The final paper (on a topic of your choice) will constitute 40 percent of your grade. In this paper you'll carry out a quantitative analysis of some substantive issue using the technical and analytical skills you're working on in the course. The final paper proposal is due March 13th (as Assignment 4), the literature review is due April 3rd (as Assignment 5), and the final paper is due May 5th. I don't like incompletes, and you shouldn't either, so plan to get the paper (and those assignments) in on time!

I expect you to support each other as well. Please come with comments on each other's work and/or responses to people's questions/suggestions as posted on Sakai (we'll discuss these in "seminar").


IV. Miscellaneous:

1) It is your responsibility to determine if you need to undergo IRB review. Read through the IRB annual memo to understand the rules and to find the appropriate forms if you do need IRB review.

2) All assignments and the final paper must be typed. Use Word or Excel to prepare tables.

3) We have only 14 meetings, three of which are given over to student presentations. Attendance and participation are critical. The norm for graduate courses is: thou shalt not miss class! If you do, you'd better have an excellent excuse, and let me know ahead of time.

4) For Assignment 4 you will write a brief proposal of your final paper, and present the proposal to the class on March 13th. These should be posted to Sakai by 12 noon the day before (March 12th). Similarly, for Assignment 5 you will write a literature review for your final paper topic, due April 3rd (posted to Sakai by 12 noon April 2nd. During the last two weeks of class you will present your final paper to the class. As with the proposal and literature review, you will post your preliminary tables and writing to Sakai by 12 noon the day before you present. The class discussion will focus on comments and suggestions for revisions.



V. Course Outline (see attached tentative schedule):

Week 1 (January 24): Lecture: Crosstabs, computer info/Seminar: Discussion of readings

Week 2 (January 31): Lecture: Simple regression and correlation/Seminar: crosstabs or regression questions

Week 3 (February 7): Lecture: Multiple regression and correlation/Seminar: Assignment 1 discussion (crosstabs)

Week 4 (February 14): Lecture: Dummy variable regression I/Seminar: Multiple regression output and tables/ Example of multivariate analysis (Gatta and Roos, 2005)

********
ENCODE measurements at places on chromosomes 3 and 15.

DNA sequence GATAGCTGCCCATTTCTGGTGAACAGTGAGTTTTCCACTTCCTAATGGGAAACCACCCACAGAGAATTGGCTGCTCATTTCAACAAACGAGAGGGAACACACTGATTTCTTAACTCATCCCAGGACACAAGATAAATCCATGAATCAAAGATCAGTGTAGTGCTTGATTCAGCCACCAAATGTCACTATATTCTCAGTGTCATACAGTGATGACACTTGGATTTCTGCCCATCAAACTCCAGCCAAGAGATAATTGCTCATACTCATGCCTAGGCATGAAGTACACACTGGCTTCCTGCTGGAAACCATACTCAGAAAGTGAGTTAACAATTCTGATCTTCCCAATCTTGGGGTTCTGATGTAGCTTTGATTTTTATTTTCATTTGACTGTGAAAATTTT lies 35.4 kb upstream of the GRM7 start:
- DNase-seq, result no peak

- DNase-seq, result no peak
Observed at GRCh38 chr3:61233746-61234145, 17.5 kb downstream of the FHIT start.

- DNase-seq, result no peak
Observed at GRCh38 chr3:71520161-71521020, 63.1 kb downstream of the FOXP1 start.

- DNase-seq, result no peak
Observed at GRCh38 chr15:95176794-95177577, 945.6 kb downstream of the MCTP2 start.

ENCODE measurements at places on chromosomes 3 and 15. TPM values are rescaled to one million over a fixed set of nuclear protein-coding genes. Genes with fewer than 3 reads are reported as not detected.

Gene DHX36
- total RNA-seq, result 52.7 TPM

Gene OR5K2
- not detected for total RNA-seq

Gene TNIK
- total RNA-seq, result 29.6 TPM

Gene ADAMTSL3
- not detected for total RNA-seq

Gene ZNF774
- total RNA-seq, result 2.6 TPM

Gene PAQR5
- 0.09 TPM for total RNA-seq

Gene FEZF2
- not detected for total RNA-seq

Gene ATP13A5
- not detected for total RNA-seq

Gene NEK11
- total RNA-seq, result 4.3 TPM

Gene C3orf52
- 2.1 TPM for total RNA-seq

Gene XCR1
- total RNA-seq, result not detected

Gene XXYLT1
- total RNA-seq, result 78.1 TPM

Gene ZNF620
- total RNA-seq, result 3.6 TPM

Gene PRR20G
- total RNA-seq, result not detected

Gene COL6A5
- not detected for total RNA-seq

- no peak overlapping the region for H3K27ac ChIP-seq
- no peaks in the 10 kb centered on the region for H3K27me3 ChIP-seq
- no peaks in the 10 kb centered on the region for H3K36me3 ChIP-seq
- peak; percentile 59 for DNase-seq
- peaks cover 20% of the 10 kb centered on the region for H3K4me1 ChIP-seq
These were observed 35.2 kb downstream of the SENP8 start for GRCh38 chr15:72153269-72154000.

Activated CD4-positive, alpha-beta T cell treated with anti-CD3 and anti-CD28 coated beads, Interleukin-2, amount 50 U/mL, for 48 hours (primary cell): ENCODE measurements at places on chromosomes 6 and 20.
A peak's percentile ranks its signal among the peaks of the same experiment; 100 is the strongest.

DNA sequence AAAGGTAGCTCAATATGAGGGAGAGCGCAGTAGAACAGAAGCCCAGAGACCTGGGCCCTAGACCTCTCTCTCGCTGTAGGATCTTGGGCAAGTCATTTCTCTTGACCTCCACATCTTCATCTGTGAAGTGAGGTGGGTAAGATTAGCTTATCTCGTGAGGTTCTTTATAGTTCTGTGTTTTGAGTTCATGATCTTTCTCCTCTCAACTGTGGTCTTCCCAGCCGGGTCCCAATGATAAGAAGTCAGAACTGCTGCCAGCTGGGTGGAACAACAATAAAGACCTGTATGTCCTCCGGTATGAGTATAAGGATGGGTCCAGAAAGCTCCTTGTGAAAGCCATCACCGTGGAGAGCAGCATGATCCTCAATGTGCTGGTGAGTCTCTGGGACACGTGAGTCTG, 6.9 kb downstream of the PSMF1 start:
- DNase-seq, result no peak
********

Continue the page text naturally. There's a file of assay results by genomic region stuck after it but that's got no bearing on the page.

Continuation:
Week 5 (February 21): Lecture: Dummy variable regression II/Seminar: Assignment 2 discussion (regression)

Week 6 (February 28): Lecture: Related topics in multivariate analysis/Seminar: Review of electronic literature searches/Dummy variable output and tables

Week 7 (March 6): Lecture: Decomposition of means/Seminar: Assignment 3 discussion (dummy variables)

Week 8 (March 13): Proposal presentations (Assignment 4 discussion)

Spring Break: No class March 20th!

Week 9 (March 27): Lecture: Factor analysis for scale creation/Seminar: Factor analysis output and questions

Week 10 (April 3): Lecture: Logistic regression I/Seminar: Assignment 5 discussion

Week 11 (April 10: Lecture: Logistic regression II/Seminar: Logistic regression output and questions

Week 12 (April 17): Lecture: Multinomial logit/Seminar: Multinomial logit output and questions

Week 13 (April 24): Final paper presentations

Week 14 (May 1): Final paper presentations

FINAL PAPERS DUE: Monday, May 5th


Week
Readings

Assignments

Week 1 (January 24)
Crosstabs, computer info

Babbie, Notes on Percentaging (Sakai)
Review: Babbie, Elaboration Paradigm (Ch. 15) (Sakai)
Miller, Chs. 1-4

  
Week 2 (January 31)
Simple regression and correlation
Miller, Chs. 5-8, 13, Appendix A
Ass. 1: Crosstabulation  
Week 3 (February 7)
Multiple regression and correlation
Miller, Chs. 9-10

Week 4 (February 14)
Dummy variable regression I

Miller, Ch. 14 (skim Chs. 15-16)
Gatta and Roos (Sakai)

Ass. 2: Regression and correlation  
Week 5 (February 21)
Dummy variable regression II
Miller, Appendix C
Week 6 (February 28)
Related topics in multivariate analysis
Ass. 3: Dummy variables 
Week 7 (March 6)
Decomposition of means

 

Week 8 (March 13)
Proposal presentations
Miller, Chs. 11-12  
Ass. 4: Proposal
Week 9 (March 27)
Factor analysis for scale creation
 
Week 10 (April 3)
Logistic regression I
Miller, Appendix B and C
  Ass. 5: Literature review
Week 11 (April 10)
Logistic regression II

 

 

Week 12 (April 17)
Multinomial logit

 Ass. 6: Factor analysis, decomposition, or logistic regression, or

Week 13 (April 24)
Final paper presentations
 
Ass. 6: multinomial logit or other advanced technique
Week 14 (May 1)
Final paper presentations
 
 
Monday, May 5
  
Final paper due

 



VI. Research and Writing Citations (for your writing pleasure):

Alford, Robert T. 1998. The Craft of Inquiry: Theories, Methods, Evidence. New York: Oxford University Press.

Becker, Howard S. 1998. Tricks of the Trade: How to Think About Your Research While You're Doing It. Chicago: University of Chicago Press.

Becker, Howard S. 1986. Writing for Social Scientists: How to Start and Finish Your Thesis, Book, or Article. Chicago: University of Chicago Press.

Lee Clarke, Lee. "Notes on Proposing" and "On Writing and Criticism" [Sakai]

Germano, William. 2005. "Passive is Spoken Here." Chronicle of Higher Education, April 22, 2005. [Sakai]

Jasper, James. "Why So Many Academics are Lousy Writers" [Sakai]

Miller, Jane E. 2005. The Chicago Guide to Writing About Multivariate Analysis. Chicago: University of Chicago Press.

Peters, Mark. "Like a Bowl in a China Shop." Chronicle of Higher Education, August 9, 2006. [Sakai]

Rosenfield, Sarah. "Some Things To Think About While Reading Papers" [Sakai]

Strunk, William Jr., and E.B. White. 2000. The Elements of Style, Fourth Edition. New York: Allyn & Bacon.

American Sociological Association, "Writing an Informative Abstract" [Sakai]

And, for some humor: "How to Write Good" [Sakai]